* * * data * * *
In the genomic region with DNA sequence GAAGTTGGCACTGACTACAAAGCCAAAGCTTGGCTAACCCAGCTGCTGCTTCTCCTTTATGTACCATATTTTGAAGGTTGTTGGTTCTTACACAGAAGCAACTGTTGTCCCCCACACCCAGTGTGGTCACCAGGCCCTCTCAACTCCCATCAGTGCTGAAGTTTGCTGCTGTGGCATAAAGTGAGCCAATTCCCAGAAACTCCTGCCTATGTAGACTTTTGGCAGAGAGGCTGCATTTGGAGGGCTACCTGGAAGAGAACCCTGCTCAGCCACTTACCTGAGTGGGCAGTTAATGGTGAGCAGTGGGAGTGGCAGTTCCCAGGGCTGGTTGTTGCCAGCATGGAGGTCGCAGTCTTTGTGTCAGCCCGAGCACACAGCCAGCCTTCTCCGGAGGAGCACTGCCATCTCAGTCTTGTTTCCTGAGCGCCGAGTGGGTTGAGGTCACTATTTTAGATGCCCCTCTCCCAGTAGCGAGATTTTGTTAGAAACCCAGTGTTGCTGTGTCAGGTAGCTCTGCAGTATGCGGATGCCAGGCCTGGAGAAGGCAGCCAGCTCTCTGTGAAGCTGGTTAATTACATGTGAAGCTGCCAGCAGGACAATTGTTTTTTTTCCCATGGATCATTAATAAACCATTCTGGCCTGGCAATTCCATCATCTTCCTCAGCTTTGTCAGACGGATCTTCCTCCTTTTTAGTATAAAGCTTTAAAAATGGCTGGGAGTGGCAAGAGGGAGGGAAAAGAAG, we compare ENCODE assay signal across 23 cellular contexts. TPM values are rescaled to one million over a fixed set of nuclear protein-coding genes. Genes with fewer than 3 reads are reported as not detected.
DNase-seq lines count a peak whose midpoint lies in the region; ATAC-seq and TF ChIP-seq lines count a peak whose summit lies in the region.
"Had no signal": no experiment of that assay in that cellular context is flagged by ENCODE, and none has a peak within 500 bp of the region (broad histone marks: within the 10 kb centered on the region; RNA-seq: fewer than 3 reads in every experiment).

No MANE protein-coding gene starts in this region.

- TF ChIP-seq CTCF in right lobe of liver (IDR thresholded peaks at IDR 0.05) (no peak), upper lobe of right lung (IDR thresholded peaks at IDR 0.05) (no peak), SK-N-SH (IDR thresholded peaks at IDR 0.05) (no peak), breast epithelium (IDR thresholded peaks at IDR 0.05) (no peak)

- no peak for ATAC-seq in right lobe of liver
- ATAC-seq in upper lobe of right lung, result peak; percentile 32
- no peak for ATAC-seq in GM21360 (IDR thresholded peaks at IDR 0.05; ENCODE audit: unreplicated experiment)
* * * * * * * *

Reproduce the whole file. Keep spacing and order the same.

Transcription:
In the genomic region with DNA sequence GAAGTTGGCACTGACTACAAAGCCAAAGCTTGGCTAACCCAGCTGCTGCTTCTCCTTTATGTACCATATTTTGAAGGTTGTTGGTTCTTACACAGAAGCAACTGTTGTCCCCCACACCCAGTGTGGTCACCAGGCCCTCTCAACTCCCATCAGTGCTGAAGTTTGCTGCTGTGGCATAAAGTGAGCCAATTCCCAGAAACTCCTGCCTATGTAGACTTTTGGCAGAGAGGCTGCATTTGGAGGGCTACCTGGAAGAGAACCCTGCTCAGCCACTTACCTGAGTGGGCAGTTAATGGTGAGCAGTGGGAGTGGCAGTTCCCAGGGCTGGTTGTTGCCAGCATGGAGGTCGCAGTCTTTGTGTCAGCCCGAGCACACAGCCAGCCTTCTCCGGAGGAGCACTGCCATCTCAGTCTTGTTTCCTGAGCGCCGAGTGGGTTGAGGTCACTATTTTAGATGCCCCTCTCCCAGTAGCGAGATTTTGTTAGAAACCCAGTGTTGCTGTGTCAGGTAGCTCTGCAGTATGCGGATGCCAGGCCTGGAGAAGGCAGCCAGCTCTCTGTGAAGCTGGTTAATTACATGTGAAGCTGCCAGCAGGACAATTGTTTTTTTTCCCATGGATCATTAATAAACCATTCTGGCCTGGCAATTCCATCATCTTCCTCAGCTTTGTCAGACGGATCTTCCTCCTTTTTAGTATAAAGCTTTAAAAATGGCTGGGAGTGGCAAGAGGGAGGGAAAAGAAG, we compare ENCODE assay signal across 23 cellular contexts. TPM values are rescaled to one million over a fixed set of nuclear protein-coding genes. Genes with fewer than 3 reads are reported as not detected.
DNase-seq lines count a peak whose midpoint lies in the region; ATAC-seq and TF ChIP-seq lines count a peak whose summit lies in the region.
"Had no signal": no experiment of that assay in that cellular context is flagged by ENCODE, and none has a peak within 500 bp of the region (broad histone marks: within the 10 kb centered on the region; RNA-seq: fewer than 3 reads in every experiment).

No MANE protein-coding gene starts in this region.

- TF ChIP-seq CTCF in right lobe of liver (IDR thresholded peaks at IDR 0.05) (no peak), upper lobe of right lung (IDR thresholded peaks at IDR 0.05) (no peak), SK-N-SH (IDR thresholded peaks at IDR 0.05) (no peak), breast epithelium (IDR thresholded peaks at IDR 0.05) (no peak)

- no peak for ATAC-seq in right lobe of liver
- ATAC-seq in upper lobe of right lung, result peak; percentile 32
- no peak for ATAC-seq in GM21360 (IDR thresholded peaks at IDR 0.05; ENCODE audit: unreplicated experiment)